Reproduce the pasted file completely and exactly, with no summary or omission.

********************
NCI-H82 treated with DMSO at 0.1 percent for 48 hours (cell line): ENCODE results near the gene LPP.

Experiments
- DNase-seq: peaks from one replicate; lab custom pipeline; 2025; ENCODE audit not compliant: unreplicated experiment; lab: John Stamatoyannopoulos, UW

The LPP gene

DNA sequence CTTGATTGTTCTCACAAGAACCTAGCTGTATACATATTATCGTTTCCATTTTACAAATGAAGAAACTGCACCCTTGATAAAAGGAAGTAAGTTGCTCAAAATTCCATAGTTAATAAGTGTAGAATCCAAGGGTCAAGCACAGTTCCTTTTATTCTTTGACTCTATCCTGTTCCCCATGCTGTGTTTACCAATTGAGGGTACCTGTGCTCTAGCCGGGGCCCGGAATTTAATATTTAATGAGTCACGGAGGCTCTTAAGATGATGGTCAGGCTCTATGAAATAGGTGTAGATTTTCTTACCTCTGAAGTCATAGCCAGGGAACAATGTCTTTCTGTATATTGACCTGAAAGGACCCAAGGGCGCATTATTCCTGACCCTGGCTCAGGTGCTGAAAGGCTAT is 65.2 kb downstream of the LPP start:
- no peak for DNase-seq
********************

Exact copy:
NCI-H82 treated with DMSO at 0.1 percent for 48 hours (cell line): ENCODE results near the gene LPP.

Experiments
- DNase-seq: peaks from one replicate; lab custom pipeline; 2025; ENCODE audit not compliant: unreplicated experiment; lab: John Stamatoyannopoulos, UW

The LPP gene

DNA sequence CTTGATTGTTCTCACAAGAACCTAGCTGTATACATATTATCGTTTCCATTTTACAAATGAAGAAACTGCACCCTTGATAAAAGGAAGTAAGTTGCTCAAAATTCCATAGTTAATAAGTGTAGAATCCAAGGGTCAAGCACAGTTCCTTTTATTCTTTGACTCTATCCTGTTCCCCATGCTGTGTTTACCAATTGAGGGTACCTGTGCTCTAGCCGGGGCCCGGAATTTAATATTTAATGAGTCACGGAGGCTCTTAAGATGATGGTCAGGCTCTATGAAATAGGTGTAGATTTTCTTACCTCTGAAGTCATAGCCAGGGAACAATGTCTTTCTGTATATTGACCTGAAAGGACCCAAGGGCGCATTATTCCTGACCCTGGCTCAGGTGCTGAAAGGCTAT is 65.2 kb downstream of the LPP start:
- no peak for DNase-seq